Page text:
front: Samir Ghadiali, Linda Lowe-Krentz and Daniel Ou-Yang
back: Hannah Dailey, Angela Lengel, Theon Francis, Jeff Park, Meron Mengistu, Laura Ricles
Linda Lowe-Krentz, Ph.D.
Daniel Ou-Yang, Ph.D.
Samir Ghadiali, Ph.D.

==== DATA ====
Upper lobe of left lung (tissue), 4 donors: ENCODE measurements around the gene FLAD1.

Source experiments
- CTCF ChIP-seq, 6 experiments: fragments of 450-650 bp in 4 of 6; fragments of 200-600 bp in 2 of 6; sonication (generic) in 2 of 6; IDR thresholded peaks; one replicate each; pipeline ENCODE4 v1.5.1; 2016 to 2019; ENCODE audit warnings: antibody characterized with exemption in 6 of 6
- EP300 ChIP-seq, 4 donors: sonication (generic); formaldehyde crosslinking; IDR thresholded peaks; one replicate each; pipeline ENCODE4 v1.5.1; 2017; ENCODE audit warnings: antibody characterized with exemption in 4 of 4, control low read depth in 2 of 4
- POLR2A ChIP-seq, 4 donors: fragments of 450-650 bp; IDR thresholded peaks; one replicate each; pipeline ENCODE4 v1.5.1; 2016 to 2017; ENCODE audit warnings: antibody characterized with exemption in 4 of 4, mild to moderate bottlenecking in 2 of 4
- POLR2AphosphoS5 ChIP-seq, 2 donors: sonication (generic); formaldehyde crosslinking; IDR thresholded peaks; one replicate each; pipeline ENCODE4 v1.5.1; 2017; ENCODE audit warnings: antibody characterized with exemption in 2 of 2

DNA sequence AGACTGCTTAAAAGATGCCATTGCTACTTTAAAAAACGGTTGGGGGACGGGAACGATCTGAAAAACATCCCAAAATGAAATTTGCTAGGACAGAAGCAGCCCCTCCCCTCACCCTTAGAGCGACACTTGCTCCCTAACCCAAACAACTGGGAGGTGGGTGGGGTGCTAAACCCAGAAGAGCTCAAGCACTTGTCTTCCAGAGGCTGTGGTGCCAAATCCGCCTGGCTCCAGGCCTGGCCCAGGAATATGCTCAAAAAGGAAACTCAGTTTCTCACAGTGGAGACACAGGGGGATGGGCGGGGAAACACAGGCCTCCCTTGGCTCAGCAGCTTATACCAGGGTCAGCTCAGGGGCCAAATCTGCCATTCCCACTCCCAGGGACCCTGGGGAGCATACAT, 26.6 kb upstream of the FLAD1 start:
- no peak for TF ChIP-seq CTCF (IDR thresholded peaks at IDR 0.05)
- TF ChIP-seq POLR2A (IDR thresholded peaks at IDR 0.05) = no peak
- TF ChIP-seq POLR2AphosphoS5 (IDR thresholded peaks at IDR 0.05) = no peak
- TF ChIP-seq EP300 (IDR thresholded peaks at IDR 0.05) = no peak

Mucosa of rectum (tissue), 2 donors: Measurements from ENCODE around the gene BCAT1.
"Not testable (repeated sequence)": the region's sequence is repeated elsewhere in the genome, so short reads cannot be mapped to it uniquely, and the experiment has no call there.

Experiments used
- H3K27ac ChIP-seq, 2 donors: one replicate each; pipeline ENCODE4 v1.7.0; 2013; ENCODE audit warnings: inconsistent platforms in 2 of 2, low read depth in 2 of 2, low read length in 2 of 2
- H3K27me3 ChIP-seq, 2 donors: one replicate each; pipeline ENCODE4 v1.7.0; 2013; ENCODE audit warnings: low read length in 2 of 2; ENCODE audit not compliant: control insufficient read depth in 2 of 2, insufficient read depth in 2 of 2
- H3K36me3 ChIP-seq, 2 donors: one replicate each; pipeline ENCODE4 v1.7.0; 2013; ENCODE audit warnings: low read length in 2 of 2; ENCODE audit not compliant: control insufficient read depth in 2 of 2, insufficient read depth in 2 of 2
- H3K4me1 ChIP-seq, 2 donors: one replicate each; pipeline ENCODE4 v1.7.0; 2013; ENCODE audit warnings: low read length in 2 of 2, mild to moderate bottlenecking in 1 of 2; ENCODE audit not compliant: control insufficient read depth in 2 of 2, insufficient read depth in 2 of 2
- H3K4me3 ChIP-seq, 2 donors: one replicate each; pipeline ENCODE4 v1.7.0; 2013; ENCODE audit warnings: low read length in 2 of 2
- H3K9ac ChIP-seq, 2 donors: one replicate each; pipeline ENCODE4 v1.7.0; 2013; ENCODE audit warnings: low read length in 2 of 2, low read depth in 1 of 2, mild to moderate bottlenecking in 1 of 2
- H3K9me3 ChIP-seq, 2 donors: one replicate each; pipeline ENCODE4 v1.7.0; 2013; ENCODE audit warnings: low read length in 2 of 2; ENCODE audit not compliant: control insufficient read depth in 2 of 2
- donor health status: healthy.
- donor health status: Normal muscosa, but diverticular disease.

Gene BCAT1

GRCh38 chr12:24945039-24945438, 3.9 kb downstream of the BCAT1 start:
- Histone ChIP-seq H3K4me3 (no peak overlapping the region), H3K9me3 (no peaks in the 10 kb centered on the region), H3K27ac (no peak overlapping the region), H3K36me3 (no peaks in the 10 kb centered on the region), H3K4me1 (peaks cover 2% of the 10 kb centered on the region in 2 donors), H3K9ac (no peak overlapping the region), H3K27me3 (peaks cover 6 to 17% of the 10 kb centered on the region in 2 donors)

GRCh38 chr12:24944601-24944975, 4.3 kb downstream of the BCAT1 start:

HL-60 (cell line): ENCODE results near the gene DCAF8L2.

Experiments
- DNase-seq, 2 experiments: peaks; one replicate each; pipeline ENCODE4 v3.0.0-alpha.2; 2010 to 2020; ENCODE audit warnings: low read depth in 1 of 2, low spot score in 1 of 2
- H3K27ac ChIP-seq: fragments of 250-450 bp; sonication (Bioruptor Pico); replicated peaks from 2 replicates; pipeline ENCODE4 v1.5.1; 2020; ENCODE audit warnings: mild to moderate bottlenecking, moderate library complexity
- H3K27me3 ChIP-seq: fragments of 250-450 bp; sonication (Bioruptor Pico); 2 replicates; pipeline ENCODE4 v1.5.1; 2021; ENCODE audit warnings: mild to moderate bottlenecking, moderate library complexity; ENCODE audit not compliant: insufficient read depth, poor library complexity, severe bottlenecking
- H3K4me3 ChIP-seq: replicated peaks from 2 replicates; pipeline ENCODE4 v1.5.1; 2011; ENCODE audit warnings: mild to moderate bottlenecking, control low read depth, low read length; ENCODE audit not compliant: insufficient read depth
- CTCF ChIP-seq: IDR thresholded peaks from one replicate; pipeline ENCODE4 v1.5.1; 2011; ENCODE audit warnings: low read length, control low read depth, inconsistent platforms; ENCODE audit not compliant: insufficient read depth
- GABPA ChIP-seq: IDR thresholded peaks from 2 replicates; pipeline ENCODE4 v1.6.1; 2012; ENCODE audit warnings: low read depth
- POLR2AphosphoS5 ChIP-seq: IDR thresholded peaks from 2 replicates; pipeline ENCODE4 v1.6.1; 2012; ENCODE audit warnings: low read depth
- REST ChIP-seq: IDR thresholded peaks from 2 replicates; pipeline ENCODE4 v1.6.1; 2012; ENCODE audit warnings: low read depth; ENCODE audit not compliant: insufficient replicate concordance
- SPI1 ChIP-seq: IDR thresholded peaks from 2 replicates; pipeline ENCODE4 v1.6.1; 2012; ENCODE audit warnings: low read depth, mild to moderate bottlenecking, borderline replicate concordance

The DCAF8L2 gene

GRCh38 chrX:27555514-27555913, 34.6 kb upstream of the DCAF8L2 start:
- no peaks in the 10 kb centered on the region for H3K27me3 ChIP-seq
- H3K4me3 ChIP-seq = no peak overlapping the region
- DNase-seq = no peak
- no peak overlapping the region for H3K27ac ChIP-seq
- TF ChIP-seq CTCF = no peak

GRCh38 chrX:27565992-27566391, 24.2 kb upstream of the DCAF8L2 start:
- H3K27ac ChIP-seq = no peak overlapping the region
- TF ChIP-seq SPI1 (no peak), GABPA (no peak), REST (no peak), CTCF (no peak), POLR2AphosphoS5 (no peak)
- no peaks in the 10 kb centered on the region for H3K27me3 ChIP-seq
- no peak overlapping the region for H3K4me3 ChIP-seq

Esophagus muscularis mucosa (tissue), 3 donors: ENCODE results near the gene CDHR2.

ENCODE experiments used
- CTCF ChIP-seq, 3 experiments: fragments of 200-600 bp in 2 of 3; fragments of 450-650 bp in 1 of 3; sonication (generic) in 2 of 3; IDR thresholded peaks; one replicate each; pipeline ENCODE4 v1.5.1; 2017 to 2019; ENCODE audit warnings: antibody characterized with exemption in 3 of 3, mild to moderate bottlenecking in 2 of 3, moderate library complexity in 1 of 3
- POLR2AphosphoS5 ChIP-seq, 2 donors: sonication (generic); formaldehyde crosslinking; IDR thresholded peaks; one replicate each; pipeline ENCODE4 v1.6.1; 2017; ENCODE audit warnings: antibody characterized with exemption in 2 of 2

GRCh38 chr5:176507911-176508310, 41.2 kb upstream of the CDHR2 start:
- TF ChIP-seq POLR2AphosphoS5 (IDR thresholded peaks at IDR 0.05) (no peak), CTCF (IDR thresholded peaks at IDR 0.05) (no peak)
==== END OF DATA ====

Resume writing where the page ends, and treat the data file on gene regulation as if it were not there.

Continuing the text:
Biologists have made great strides in understanding organism function at the cellular and molecular level. However, we know very little about how physical and/or biomechanical forces alter cell function. The goal of this study is to determine how different biomechanical forces alter the mechanical and structural properties of cells. We will focus on endothelial cells which line blood vessel walls and experience a variety of flow-induced forces. We hypothesize that these forces will alter the cell’s cytoskeletal structure and mechanical properties. Cultured endothelial cells will be exposed to various flow conditions, optical techniques will be used to monitor changes in cytoskeletal structure and cell mechanics and computational models will be used to analyze experimental results. We hypothesize that global forces like laminar flow and chemical stresses will result in ordered increases in the actin cytoskeletal network, while localized forces will cause increased, but structurally different actin cytoskeletal changes. Knowledge of how biomechanical forces influence cell function may lead to a better understanding of the different disease conditions that are characterized by cellular dysfunction (i.e. atherosclerosis).